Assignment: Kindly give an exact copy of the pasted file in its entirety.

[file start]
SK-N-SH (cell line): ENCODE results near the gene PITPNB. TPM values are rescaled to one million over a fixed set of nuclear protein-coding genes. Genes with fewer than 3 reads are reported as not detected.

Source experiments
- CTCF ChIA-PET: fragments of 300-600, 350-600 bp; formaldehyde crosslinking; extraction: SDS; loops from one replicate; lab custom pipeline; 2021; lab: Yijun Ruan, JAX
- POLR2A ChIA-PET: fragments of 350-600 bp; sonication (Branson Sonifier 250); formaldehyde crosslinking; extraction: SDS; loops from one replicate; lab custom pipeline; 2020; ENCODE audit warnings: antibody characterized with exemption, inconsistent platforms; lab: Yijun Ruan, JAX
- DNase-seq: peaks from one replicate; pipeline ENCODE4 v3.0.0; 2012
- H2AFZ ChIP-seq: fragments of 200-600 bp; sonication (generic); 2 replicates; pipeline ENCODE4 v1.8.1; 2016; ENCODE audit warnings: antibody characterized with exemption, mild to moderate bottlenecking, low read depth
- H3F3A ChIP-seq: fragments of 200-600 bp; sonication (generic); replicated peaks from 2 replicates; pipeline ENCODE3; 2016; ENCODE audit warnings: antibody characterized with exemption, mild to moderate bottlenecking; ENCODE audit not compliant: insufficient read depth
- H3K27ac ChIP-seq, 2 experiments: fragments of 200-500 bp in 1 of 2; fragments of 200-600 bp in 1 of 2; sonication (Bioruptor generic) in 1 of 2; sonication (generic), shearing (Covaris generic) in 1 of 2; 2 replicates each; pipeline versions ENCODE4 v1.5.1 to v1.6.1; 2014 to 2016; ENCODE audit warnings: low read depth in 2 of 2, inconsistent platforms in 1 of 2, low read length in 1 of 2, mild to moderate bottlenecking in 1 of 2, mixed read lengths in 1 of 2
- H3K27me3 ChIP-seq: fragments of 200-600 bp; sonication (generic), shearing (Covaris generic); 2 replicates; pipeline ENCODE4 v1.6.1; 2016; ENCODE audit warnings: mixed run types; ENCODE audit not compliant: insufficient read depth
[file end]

SK-N-SH (cell line): ENCODE results near the gene PITPNB. TPM values are rescaled to one million over a fixed set of nuclear protein-coding genes. Genes with fewer than 3 reads are reported as not detected.

Source experiments
- CTCF ChIA-PET: fragments of 300-600, 350-600 bp; formaldehyde crosslinking; extraction: SDS; loops from one replicate; lab custom pipeline; 2021; lab: Yijun Ruan, JAX
- POLR2A ChIA-PET: fragments of 350-600 bp; sonication (Branson Sonifier 250); formaldehyde crosslinking; extraction: SDS; loops from one replicate; lab custom pipeline; 2020; ENCODE audit warnings: antibody characterized with exemption, inconsistent platforms; lab: Yijun Ruan, JAX
- DNase-seq: peaks from one replicate; pipeline ENCODE4 v3.0.0; 2012
- H2AFZ ChIP-seq: fragments of 200-600 bp; sonication (generic); 2 replicates; pipeline ENCODE4 v1.8.1; 2016; ENCODE audit warnings: antibody characterized with exemption, mild to moderate bottlenecking, low read depth
- H3F3A ChIP-seq: fragments of 200-600 bp; sonication (generic); replicated peaks from 2 replicates; pipeline ENCODE3; 2016; ENCODE audit warnings: antibody characterized with exemption, mild to moderate bottlenecking; ENCODE audit not compliant: insufficient read depth
- H3K27ac ChIP-seq, 2 experiments: fragments of 200-500 bp in 1 of 2; fragments of 200-600 bp in 1 of 2; sonication (Bioruptor generic) in 1 of 2; sonication (generic), shearing (Covaris generic) in 1 of 2; 2 replicates each; pipeline versions ENCODE4 v1.5.1 to v1.6.1; 2014 to 2016; ENCODE audit warnings: low read depth in 2 of 2, inconsistent platforms in 1 of 2, low read length in 1 of 2, mild to moderate bottlenecking in 1 of 2, mixed read lengths in 1 of 2
- H3K27me3 ChIP-seq: fragments of 200-600 bp; sonication (generic), shearing (Covaris generic); 2 replicates; pipeline ENCODE4 v1.6.1; 2016; ENCODE audit warnings: mixed run types; ENCODE audit not compliant: insufficient read depth